This article was published in the Winter 2020 issue
by Diogo Myrrha, Partner, Album VC
When I was just 14 years old, I came to the United States for the first time. Born and raised in Belo Horizonte, Brazil, I came to Idaho as a foreign exchange student and for the first time in my life, I felt completely out of place. I couldn’t speak the language, I was one of the only “brown” kids in my school, and no matter how hard I tried, I could not get used to the cold — or my desperate need for chapstick.
As difficult as it was, that experience taught me to rely on myself and not seek the validation or praise of others. There was no playbook for how a teenage boy from Brazil should make the transition to an American high school; I had to find my own path and get comfortable not caring what other people thought of me.
By the time I returned home to Brazil a few months later, I felt like I could do anything and be anything I wanted. Eventually, this persistent self-assurance led me to school at Brigham Young University in Provo, Utah, which served as a springboard for a career in entrepreneurship, and later, Venture Capital.
Now, as an investor at Album, my philosophy is simple: focus on conviction. We always invest in teams and founders who are passionate about what they’re doing, and we choose to invest based on our own conviction in the idea or company — not on how many other VCs are investing or what the media thinks of the company.
This conviction led us to a handful of investments in Utah companies that break the traditional enterprise software mold. There is nothing wrong with traditional enterprise software, but we are excited to see these other wins out of Utah.
When we invested in Taxbit — a tax engine software for cryptocurrency —the company was very young, niche and didn’t have other investors on board (yet). We had been following the space, but had not found the right solution. The co-founder and CEO was the former controller at Qualtrics and well aware of the accounting challenges surrounding the adoption of crypto assets. While Taxbit may have seemed like a risky investment at the time, it is now used by every single "big dog" in the crypto space. By following our instincts, we were able to invest in a promising company with a bold vision for a new industry.
Next is a company called Latitude (the makers of AI Dungeon) which is the first all-text-based, infinite adventure. Utah has seen very few true consumer plays apart from Ancestry, and as an AI gaming company this team and product stands out. The AI Dungeon founders and team have created a second-to-none AI that propels a choose-your-own-adventure gaming story that has grown from zero to over 7 million users in just 10 months. This is another historically non-traditional play for a Utah company — or investor — to make, but it felt right so we went for it.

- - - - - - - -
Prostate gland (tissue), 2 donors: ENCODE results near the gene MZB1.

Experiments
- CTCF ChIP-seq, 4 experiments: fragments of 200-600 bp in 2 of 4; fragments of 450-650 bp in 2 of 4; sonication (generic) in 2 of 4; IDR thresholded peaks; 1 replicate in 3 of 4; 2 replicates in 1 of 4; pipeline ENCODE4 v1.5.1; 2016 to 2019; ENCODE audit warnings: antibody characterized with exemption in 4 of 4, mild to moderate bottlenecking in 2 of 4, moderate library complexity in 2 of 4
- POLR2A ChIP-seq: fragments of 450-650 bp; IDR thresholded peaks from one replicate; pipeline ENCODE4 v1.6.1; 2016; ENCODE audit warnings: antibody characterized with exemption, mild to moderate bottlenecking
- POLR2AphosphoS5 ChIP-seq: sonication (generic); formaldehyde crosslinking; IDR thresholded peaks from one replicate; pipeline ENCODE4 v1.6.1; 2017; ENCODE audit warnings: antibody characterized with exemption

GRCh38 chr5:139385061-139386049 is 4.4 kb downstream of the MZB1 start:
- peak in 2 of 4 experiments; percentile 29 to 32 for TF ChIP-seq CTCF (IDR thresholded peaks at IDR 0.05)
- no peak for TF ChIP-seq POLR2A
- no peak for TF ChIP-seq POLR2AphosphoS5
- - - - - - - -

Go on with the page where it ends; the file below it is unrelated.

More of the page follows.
Another example is Route, which started as a delivery insurance provider but has since expanded to a much broader ecommerce play. Early on, we knew Route would be a special investment — even though not many others were involved in the deal — because of how quickly they executed to bring their vision to reality. Route is powerful because they use purchase data and can use it to predict what people like in consumer items then, after we’ve seen the bundling of everything with Amazon, we could experience the true democratization of online commerce through Route. The team has a bold vision for the future of ecommerce, and we’re honored to support them in that journey.
Reflecting on each of these teams, it’s clear to me that their ability to trust their instincts and bet on themselves has driven their success.
I learned the importance of this principle recently when I was invited by one of the founders of Vidangel to be an extra on “The Chosen.” (This is a great series. Go watch it if you haven’t!) As I spent time waiting on set and being given directions about what to do and when, it taught me that I don’t want to be an extra in someone else’s story and neither should you.
In whatever work you do, don’t be an extra; master your work and do it so well that people can’t ignore you. I have learned that when you behave like an extra, you are treated like an extra; but you are the main protagonist of your own story, and that should give you enough reason to act like it.
Utah founders, we can dream bigger than ever. It is time to trust your conviction, cast yourself as the protagonist in your story, and build something bold, not caring what others will think. I can’t wait to see what the next generation of trailblazers will build out of our own backyard.
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*Read the latest issue of Silicon Slopes Magazine, Winter 2020